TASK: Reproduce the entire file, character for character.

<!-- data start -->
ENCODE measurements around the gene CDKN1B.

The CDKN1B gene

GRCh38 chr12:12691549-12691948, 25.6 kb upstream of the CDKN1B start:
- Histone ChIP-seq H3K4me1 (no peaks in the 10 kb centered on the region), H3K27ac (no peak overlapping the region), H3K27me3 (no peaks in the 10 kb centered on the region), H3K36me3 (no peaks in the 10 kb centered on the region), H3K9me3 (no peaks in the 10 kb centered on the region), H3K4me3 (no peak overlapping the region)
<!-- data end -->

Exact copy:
ENCODE measurements around the gene CDKN1B.

The CDKN1B gene

GRCh38 chr12:12691549-12691948, 25.6 kb upstream of the CDKN1B start:
- Histone ChIP-seq H3K4me1 (no peaks in the 10 kb centered on the region), H3K27ac (no peak overlapping the region), H3K27me3 (no peaks in the 10 kb centered on the region), H3K36me3 (no peaks in the 10 kb centered on the region), H3K9me3 (no peaks in the 10 kb centered on the region), H3K4me3 (no peak overlapping the region)